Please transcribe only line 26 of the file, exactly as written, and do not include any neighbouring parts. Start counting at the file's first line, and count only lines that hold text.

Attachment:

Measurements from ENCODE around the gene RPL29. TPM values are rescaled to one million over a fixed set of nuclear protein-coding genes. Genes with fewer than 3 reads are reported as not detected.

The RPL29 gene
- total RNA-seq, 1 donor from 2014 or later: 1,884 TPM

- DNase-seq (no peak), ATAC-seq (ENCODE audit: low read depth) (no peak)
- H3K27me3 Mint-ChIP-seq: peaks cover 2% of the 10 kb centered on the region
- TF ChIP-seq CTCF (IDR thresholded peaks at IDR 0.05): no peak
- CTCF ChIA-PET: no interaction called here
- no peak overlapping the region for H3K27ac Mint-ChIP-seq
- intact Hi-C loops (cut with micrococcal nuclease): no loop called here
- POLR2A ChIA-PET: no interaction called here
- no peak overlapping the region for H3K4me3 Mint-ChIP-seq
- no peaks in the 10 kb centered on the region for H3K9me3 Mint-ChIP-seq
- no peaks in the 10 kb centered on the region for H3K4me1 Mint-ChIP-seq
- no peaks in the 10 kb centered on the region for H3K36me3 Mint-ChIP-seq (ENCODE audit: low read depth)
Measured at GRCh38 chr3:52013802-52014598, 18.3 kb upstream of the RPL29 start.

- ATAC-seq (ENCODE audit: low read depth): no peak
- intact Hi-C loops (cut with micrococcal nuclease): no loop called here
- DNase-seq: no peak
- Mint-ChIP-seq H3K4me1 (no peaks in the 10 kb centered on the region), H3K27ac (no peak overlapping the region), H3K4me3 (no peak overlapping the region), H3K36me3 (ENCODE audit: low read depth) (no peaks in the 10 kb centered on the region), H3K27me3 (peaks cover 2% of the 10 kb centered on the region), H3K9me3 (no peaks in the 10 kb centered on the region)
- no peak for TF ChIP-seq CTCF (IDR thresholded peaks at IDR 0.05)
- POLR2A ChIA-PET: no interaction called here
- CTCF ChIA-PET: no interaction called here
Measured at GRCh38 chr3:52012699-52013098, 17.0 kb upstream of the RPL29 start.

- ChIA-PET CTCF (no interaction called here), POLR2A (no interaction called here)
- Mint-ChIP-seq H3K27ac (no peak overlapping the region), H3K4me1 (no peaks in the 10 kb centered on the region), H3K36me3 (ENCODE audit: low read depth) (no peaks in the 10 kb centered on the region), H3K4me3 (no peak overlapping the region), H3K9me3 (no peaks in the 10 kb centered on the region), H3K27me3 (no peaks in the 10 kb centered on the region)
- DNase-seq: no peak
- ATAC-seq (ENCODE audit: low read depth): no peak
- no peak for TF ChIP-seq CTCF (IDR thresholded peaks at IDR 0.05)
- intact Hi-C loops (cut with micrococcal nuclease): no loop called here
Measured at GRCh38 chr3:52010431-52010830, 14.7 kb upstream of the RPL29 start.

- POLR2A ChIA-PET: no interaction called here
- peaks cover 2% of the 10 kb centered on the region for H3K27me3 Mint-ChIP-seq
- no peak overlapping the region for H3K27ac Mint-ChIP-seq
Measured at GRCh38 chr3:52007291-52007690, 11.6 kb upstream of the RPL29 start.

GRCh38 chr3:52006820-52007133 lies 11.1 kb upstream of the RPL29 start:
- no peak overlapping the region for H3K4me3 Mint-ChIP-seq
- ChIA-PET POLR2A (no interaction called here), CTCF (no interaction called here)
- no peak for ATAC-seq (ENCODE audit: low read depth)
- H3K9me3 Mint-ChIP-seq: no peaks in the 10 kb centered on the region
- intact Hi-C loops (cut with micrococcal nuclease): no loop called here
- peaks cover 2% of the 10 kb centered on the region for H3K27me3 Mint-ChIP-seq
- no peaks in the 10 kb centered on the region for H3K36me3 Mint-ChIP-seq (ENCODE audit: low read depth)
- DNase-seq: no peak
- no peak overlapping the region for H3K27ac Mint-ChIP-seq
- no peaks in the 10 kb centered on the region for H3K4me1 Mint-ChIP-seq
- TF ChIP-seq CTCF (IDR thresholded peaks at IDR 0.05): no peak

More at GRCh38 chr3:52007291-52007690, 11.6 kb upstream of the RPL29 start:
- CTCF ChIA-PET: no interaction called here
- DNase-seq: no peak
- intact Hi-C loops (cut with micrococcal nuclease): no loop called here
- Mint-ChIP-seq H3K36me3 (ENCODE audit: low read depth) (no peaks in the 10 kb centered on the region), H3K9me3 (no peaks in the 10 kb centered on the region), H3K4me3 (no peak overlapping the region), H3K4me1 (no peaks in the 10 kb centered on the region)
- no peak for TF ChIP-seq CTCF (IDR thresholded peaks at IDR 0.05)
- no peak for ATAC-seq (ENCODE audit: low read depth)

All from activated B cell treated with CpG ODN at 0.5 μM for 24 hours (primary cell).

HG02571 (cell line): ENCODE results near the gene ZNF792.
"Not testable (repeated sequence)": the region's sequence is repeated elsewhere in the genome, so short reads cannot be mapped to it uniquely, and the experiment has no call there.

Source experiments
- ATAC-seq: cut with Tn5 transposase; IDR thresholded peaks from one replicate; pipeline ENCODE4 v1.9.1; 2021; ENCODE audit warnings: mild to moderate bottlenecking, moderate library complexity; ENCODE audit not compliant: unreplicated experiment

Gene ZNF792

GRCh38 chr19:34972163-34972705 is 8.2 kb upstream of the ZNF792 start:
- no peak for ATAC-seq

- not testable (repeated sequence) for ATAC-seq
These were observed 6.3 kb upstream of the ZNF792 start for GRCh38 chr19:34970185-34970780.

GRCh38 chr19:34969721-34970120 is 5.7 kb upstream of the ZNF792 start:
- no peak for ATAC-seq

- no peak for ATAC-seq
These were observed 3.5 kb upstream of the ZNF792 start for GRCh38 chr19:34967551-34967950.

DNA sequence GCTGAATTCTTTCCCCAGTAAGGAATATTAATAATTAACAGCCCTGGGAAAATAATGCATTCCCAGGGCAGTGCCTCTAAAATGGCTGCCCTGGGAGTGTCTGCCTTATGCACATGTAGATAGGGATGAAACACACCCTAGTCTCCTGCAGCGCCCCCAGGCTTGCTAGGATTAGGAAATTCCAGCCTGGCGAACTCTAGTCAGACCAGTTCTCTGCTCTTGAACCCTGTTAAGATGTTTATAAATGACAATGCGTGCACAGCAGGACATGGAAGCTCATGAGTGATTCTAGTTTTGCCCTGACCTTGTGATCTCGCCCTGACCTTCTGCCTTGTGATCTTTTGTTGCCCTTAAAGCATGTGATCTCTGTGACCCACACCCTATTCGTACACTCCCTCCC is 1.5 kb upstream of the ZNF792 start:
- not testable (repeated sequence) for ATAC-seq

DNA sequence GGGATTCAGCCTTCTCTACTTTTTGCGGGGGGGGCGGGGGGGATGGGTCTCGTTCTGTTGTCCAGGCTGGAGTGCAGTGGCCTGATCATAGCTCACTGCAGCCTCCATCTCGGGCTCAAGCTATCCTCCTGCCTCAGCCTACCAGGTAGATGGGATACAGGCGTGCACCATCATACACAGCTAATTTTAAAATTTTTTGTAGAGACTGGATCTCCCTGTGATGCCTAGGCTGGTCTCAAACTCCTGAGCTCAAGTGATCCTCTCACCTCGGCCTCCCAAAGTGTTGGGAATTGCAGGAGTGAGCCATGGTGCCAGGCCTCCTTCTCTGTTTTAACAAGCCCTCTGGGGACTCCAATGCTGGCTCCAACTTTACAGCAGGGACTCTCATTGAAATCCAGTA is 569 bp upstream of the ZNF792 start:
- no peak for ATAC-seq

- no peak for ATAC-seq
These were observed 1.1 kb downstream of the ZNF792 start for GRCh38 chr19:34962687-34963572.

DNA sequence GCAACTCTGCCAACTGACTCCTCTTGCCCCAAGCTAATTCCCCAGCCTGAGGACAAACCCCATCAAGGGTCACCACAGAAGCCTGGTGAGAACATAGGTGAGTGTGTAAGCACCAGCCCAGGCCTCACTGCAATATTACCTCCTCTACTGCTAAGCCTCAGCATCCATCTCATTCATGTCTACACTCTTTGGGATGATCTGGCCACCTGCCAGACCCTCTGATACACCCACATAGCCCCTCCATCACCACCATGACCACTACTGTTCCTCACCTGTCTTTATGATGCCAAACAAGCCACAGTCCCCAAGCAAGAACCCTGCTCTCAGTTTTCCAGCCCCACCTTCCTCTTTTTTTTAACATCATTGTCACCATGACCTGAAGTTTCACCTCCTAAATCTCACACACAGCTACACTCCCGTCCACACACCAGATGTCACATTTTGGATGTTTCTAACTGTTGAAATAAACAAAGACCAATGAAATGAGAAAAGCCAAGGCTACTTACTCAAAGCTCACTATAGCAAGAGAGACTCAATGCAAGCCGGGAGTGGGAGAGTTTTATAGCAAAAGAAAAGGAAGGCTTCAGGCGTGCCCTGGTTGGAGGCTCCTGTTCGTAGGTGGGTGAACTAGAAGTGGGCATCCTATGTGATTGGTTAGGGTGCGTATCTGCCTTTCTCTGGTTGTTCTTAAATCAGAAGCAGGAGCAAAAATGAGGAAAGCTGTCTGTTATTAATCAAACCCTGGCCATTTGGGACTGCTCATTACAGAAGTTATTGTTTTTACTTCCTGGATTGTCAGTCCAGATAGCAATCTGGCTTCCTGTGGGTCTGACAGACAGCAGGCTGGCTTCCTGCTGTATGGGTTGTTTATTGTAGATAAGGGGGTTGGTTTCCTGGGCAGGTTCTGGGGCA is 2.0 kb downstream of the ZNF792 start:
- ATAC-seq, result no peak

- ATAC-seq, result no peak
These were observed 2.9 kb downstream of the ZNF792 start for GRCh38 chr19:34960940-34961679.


- DNase-seq: no peak